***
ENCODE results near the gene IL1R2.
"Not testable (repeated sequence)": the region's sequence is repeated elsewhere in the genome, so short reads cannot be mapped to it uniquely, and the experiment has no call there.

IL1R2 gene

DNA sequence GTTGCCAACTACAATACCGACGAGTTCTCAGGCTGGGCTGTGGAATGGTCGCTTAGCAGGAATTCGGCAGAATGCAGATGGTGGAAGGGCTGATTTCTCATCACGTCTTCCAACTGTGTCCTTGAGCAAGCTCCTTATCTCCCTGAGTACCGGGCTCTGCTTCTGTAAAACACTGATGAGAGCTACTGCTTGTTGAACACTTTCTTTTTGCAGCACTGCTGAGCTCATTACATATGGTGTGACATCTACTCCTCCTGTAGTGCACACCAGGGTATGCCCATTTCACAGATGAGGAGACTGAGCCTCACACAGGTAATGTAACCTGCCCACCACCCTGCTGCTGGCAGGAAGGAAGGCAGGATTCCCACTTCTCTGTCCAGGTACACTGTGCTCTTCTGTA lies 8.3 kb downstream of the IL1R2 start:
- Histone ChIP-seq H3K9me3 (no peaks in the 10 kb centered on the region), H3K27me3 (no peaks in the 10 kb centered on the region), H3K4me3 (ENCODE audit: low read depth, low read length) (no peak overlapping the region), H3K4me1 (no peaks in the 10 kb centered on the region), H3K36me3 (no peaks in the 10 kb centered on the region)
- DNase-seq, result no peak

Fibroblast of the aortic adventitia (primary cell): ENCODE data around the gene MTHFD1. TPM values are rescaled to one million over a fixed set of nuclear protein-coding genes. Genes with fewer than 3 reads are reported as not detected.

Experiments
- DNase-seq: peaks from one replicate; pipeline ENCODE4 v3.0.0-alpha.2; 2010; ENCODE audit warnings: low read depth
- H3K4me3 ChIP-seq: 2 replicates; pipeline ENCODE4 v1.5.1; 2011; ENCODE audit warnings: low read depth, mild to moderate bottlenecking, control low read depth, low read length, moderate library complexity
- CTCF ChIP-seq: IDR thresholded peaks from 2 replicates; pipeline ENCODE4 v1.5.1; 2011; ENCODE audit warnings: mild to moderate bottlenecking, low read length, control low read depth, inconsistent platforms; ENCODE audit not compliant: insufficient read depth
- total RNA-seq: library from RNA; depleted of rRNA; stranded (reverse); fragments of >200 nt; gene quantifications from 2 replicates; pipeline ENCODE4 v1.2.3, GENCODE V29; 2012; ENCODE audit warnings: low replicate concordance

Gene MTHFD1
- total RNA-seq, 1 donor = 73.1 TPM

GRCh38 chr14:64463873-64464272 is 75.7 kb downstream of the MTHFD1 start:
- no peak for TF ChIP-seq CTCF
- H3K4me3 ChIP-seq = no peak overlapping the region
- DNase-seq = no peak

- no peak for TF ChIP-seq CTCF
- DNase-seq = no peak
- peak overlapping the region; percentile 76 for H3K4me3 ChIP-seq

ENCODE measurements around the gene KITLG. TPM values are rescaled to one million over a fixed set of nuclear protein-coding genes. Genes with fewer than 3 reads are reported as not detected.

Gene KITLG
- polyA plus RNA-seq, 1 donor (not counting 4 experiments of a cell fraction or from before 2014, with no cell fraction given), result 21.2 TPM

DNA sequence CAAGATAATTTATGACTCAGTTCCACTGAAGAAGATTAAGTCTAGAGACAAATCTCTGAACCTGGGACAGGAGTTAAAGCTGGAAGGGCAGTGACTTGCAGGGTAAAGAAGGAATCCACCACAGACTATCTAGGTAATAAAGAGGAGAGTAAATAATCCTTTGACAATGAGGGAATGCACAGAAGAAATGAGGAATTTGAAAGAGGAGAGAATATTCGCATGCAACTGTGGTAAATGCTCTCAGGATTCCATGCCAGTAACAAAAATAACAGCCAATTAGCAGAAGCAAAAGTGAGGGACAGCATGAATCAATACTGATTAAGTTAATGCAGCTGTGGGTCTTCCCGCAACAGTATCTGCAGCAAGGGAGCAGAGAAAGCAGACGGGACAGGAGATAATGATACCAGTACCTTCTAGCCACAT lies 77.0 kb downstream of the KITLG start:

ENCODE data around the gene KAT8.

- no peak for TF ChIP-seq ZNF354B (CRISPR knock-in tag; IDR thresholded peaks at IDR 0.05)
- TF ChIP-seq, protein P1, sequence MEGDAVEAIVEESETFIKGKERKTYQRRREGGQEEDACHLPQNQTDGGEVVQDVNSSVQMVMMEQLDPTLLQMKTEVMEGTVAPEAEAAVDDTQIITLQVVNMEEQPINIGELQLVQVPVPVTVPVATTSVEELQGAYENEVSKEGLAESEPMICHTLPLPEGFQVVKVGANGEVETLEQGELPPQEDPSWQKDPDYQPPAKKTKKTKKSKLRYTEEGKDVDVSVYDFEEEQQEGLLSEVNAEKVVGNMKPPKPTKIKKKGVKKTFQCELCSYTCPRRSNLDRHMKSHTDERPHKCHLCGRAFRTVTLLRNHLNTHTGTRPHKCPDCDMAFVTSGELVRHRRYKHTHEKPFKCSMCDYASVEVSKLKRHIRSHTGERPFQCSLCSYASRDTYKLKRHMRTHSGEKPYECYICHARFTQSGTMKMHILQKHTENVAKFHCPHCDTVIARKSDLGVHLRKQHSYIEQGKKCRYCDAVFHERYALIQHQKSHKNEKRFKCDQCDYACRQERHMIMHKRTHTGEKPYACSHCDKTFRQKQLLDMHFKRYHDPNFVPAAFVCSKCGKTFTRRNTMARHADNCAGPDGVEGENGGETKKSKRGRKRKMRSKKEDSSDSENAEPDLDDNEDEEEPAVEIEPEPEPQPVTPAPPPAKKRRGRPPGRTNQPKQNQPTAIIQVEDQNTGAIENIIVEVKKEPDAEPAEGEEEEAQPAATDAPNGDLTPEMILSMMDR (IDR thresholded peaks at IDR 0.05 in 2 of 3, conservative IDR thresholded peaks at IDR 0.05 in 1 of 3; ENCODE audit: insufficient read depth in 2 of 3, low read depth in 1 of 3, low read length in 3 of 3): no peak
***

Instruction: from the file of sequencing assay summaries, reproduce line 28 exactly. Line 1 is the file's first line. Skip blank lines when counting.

- TF ChIP-seq, protein P1, sequence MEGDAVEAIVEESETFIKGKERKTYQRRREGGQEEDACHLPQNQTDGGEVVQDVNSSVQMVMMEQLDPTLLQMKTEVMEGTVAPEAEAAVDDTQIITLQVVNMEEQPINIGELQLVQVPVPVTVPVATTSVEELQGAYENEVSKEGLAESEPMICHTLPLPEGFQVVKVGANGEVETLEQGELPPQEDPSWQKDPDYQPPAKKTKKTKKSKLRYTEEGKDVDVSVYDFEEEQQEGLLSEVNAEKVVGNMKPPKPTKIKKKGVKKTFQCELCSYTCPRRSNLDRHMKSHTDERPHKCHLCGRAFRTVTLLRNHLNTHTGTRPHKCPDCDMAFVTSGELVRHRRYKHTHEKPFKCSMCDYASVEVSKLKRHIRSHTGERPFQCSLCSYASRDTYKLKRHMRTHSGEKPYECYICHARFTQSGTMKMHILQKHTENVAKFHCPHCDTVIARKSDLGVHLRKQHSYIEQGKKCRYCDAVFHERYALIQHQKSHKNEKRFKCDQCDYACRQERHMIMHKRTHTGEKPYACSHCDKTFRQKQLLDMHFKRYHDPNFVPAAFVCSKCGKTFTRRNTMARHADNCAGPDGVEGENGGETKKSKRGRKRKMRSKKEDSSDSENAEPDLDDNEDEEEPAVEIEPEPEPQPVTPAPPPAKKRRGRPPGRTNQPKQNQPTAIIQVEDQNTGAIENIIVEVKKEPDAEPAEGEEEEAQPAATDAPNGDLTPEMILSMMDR (IDR thresholded peaks at IDR 0.05 in 2 of 3, conservative IDR thresholded peaks at IDR 0.05 in 1 of 3; ENCODE audit: insufficient read depth in 2 of 3, low read depth in 1 of 3, low read length in 3 of 3): no peak